Wednesday, January 2, 2008

Endgame: Tennessee Titans

The NFL Playoffs are at hand. As such, Alex and Zac will be revisiting all twelve playoff teams, the characters that have made it to the final chapter in this season's story, and digging deeper to find out just who they've become having arrived at this point. Today, Zac takes a look at the Tennessee Titans.

“The race is not to the swift, or the battle to the strong, nor does food come to the wise, or wealth to the brilliant, or favor to the learned; but time and chance happen to them all.”

- Ecclesiastes 9:11

If the Titans were a song, they would be:

Girl Talk – “Bounce That”

A mash-up of styles that should be confusion, but when executed correctly produces something unlike anything else out there.

If the Titans were a political figure, they would be:

George W. Bush

Why make yourself better when you can make everyone around you worse and come out looking just the same?

If the Titans were a vacation locale:

An extreme sports outing.

It’s one of those weird things that its aficionados call “fun,” when even they know that is the opposite of what it is.

If the Titans were an animal, they would be:


They plan ahead and survive because of it.

Who are the Titans?

Yoda has nothing on Jeff Fisher. Prior to the season, entering a year in which he had lost his 1000 yard rusher, his star return man and defensive playmaker, and any receiver of note, the Titans head coach told reporters that he felt the same vibe surrounding this unit that surrounded the 1999 AFC Champion squad. And as we all laughed and Merrill Hoge burned Vince Young in effigy, Fisher stood on the sidelines, watching his team quietly rack up wins and establish itself as a team that would not fade away. Having arrived at the end of the season, everyone seems surprised to see the Titans still playing football in January, with the sentiment seeming to be that they’ve somehow stumbled in by luck. Jedi Master Fisher knows better; this was his season to remind us all that you don’t get to be the longest tenured head coach in the league without learning how to do one thing better than anyone else: Survive.

The Titans are the least pretty football team in these playoffs. There are no receivers who make us wonder at their physical ability, the defensive backfield is equally unremarkable thanks to the loss of Pacman Jones, and VY in year two has been the poster-boy for second year regression. So in order to survive, Fisher decided that he was going to need to inject both sides of this squad with fundamental grit, the kind that turns games into wars of attrition that leave everyone with a bitter taste in their mouths. Alex loves this team, largely because she’s obsessed with lines that act as the stars of their respective squads. This is certainly the case for the Titans. On the offensive side of the ball, the relatively unknown squad has been able to give Lendale White running lanes (and those need to be some BIG lanes), popping finesse squads in the mouth to create a top five rushing offense and getting the points that they need in order to remain competitive. The brutality increases on the defensive side of the ball, where Kyle Vanden Bosch and Albert Haynesworth smash and scrape their way into offensive backfields, ruining plays and making opponents play equally ugly football. Is it going to be graceful? Absolutely not, but is it going to win football games? Up until this point, the answer has been yes, and the credit has to go to Jeff Fisher, who’s pushed his ego aside to realize that a 13-10 pyrrhic victory is just as good as a 35-32 firework show. If he can keep game-planning this team to perfection, dragging each week’s opponent down to the level at which the Titans wish to play, the Titans could become the most frustrating team in the playoffs.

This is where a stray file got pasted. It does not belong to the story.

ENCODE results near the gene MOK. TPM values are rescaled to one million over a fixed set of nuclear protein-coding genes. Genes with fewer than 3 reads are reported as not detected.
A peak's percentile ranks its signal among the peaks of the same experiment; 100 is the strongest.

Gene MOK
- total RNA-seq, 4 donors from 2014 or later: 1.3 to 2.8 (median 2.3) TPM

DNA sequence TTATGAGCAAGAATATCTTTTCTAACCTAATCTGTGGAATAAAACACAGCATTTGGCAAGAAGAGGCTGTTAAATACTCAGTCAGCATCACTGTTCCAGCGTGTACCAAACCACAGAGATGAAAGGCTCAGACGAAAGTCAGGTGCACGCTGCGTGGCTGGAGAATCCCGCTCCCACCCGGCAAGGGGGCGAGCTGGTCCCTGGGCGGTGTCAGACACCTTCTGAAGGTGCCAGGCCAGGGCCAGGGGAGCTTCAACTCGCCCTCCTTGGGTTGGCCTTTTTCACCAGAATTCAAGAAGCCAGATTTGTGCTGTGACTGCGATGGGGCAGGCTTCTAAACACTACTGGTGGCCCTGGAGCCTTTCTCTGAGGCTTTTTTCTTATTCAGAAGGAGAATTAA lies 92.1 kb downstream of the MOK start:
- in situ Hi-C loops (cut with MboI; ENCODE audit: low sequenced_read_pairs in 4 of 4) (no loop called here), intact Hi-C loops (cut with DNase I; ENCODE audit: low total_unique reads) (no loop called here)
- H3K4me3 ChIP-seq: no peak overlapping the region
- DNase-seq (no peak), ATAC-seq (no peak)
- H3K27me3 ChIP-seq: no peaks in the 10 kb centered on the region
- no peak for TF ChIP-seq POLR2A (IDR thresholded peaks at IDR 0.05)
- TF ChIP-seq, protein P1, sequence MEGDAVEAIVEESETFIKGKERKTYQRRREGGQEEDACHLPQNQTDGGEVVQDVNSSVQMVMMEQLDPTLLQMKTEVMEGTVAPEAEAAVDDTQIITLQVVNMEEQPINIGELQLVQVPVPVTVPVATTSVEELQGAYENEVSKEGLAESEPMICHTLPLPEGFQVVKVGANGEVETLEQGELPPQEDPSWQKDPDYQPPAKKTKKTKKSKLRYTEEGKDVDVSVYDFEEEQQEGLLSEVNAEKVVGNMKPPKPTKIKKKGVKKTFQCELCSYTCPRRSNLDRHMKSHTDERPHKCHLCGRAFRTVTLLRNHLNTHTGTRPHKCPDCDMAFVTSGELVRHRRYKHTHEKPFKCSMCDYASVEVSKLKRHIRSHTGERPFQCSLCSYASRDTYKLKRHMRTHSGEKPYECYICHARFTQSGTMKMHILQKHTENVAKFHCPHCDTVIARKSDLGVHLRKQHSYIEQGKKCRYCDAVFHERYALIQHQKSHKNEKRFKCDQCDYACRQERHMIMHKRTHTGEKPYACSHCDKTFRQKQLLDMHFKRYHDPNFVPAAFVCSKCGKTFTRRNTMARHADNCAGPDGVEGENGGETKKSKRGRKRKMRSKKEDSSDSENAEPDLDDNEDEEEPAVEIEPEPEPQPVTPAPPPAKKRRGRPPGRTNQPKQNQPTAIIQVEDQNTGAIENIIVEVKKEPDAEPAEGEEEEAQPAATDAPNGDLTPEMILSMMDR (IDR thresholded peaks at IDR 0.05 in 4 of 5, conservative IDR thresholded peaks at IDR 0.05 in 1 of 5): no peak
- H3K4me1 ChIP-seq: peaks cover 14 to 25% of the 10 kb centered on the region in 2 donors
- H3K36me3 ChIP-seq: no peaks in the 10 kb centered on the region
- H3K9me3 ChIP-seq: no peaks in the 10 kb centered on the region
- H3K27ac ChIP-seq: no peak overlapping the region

Turning that frustrating nature into contention potential will depend on one thing: VY needs to get his groove back. Last season, before Jeff Fisher decided that he needed to reinvent his squad to play the crab barrel football described above, it was Young’s ability to shape shift from competent pocket passer to constant fast break threat that allowed him to lead his team to victory. Without that, the AFC playoff field consists of teams that will be initially frustrated, but are ultimately good enough to overcome early stumbles. If, however, VY can find that amorphous quality again, opponents will be left baffled by the sheer unconventional nature of the Titans, who will have become a mix of hip hop and industrial rock on the field, a creative-smashmouth style blend that is much more difficult to grasp than any of its component parts. In the chaos that ensues, the Titans could easily come out on top of the kind of ugly wins that nobody who hasn’t been watching this team all year will understand. Jeff Fisher knows that it only takes three of those wins to get his squad right back to where his 1999 team was when the AFC was all said and done…which is exactly what he’s been counting on all along.

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